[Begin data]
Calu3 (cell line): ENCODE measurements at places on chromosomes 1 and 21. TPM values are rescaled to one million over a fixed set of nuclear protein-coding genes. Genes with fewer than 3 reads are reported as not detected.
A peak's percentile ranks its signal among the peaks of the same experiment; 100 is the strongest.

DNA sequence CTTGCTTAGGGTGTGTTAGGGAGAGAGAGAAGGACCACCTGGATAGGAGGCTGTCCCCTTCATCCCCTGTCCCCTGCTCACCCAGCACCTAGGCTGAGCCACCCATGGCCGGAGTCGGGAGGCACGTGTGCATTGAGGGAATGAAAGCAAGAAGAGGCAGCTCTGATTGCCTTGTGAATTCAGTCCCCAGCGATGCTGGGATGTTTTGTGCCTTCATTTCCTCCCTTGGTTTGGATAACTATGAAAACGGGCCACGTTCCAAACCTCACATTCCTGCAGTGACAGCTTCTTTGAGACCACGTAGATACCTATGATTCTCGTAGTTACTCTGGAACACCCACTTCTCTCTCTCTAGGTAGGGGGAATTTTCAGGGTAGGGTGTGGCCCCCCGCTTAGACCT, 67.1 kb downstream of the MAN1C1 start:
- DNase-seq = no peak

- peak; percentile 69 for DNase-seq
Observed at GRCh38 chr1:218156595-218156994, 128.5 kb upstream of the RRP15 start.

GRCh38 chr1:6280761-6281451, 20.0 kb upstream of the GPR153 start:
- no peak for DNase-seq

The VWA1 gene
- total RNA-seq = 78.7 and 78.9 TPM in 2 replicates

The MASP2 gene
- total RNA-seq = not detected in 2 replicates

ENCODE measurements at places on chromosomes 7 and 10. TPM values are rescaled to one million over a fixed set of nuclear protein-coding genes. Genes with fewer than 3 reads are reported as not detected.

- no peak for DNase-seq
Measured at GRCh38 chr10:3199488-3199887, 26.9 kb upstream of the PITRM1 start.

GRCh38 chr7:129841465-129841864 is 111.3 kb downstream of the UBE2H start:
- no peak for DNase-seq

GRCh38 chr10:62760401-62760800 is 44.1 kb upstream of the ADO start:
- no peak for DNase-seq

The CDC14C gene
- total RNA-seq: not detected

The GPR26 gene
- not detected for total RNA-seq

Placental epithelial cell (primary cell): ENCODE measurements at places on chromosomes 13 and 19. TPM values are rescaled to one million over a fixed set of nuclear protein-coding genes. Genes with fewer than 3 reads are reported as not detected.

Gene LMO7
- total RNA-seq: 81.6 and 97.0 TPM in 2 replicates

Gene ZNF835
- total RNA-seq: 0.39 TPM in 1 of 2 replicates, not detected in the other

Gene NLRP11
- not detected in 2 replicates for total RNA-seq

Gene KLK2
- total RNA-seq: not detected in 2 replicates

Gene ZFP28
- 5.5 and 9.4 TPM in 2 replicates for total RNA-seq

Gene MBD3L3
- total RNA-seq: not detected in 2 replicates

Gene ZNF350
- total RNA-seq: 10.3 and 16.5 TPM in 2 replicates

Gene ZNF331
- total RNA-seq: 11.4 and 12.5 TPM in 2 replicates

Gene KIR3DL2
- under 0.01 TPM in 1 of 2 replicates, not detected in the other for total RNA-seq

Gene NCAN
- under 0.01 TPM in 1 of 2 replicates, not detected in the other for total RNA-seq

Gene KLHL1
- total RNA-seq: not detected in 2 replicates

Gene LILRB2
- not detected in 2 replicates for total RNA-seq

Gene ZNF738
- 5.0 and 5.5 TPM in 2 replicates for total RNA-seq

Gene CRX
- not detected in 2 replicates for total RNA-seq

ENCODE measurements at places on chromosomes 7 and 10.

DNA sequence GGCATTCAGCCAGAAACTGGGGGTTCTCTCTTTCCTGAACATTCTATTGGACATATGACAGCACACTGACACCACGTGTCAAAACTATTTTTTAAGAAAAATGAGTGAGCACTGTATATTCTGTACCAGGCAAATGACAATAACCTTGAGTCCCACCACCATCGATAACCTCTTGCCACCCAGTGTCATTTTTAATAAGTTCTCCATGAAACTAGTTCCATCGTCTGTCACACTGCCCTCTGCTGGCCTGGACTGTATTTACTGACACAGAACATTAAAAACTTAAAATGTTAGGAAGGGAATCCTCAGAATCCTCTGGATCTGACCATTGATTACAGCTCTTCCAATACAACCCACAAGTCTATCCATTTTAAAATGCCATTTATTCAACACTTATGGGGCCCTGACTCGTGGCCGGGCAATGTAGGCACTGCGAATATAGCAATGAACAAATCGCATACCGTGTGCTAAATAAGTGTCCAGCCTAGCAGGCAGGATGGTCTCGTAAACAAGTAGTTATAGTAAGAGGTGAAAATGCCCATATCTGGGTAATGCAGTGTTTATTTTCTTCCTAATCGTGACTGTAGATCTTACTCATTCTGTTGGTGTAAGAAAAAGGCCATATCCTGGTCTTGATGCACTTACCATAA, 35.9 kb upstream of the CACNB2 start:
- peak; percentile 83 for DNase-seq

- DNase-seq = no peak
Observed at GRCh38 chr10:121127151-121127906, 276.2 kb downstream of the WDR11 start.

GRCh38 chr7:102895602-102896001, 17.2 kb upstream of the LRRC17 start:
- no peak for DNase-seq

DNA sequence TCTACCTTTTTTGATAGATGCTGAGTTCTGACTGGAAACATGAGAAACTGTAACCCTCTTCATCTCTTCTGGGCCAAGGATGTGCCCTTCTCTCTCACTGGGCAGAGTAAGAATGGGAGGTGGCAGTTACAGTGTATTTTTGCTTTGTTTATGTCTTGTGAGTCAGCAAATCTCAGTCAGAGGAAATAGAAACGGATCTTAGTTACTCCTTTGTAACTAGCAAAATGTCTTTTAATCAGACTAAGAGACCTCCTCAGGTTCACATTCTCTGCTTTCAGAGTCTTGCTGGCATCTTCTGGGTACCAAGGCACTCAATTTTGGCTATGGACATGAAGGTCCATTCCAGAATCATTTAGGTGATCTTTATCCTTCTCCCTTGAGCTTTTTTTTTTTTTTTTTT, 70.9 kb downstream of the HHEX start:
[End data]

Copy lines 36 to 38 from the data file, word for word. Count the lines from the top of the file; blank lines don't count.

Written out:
- total RNA-seq: not detected in 2 replicates

Gene ZNF350
- total RNA-seq: 10.3 and 16.5 TPM in 2 replicates